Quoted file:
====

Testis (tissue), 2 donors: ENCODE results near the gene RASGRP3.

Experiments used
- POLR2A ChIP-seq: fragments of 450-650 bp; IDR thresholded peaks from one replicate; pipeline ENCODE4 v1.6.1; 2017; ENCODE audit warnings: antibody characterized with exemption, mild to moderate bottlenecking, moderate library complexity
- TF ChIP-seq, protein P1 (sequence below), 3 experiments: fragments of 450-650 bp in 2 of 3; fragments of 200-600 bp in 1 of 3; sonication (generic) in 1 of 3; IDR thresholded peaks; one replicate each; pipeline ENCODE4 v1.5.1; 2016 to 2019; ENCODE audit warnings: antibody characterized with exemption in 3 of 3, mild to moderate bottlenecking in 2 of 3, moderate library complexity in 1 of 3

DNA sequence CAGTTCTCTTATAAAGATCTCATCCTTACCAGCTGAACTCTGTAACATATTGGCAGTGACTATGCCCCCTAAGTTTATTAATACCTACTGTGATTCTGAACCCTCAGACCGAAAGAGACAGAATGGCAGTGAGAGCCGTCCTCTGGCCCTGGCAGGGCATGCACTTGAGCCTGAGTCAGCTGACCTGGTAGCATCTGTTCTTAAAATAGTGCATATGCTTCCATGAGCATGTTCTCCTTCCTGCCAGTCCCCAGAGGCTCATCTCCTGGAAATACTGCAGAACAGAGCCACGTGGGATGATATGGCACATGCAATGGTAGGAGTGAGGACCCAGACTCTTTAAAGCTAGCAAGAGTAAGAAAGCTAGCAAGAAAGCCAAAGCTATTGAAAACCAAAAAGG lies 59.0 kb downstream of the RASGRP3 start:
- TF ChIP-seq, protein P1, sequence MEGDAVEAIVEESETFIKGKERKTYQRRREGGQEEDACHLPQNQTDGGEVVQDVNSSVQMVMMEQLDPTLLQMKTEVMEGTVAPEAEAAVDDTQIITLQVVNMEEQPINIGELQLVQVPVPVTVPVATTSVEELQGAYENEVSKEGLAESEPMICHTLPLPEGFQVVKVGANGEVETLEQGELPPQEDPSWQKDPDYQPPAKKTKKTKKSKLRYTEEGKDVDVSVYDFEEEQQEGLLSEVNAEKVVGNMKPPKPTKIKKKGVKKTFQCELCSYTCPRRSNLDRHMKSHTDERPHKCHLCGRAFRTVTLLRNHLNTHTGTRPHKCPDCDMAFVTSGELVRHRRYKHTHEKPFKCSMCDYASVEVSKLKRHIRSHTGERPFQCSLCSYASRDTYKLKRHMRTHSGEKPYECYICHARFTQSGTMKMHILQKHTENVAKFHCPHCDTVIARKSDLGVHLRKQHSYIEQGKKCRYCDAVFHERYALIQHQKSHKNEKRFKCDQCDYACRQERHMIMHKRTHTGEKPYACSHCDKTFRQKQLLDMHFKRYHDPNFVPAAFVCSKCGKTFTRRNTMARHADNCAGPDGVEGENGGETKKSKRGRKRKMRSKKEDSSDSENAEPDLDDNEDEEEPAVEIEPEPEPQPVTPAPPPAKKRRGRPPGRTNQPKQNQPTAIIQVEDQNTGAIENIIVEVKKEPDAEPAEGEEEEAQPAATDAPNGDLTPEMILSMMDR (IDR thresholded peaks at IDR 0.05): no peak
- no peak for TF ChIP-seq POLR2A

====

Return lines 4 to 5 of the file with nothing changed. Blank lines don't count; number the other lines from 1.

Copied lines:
- TF ChIP-seq, protein P1 (sequence below), 3 experiments: fragments of 450-650 bp in 2 of 3; fragments of 200-600 bp in 1 of 3; sonication (generic) in 1 of 3; IDR thresholded peaks; one replicate each; pipeline ENCODE4 v1.5.1; 2016 to 2019; ENCODE audit warnings: antibody characterized with exemption in 3 of 3, mild to moderate bottlenecking in 2 of 3, moderate library complexity in 1 of 3

DNA sequence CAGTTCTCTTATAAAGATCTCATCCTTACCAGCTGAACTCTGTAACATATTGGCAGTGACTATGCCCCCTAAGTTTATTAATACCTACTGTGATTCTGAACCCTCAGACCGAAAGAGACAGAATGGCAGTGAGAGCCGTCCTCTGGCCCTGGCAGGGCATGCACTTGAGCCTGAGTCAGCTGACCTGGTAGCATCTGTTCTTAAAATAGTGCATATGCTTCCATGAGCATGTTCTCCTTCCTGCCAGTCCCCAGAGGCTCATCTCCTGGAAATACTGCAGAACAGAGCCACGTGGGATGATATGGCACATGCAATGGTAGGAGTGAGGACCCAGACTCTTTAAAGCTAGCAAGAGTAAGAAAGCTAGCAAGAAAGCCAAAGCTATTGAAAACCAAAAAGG lies 59.0 kb downstream of the RASGRP3 start: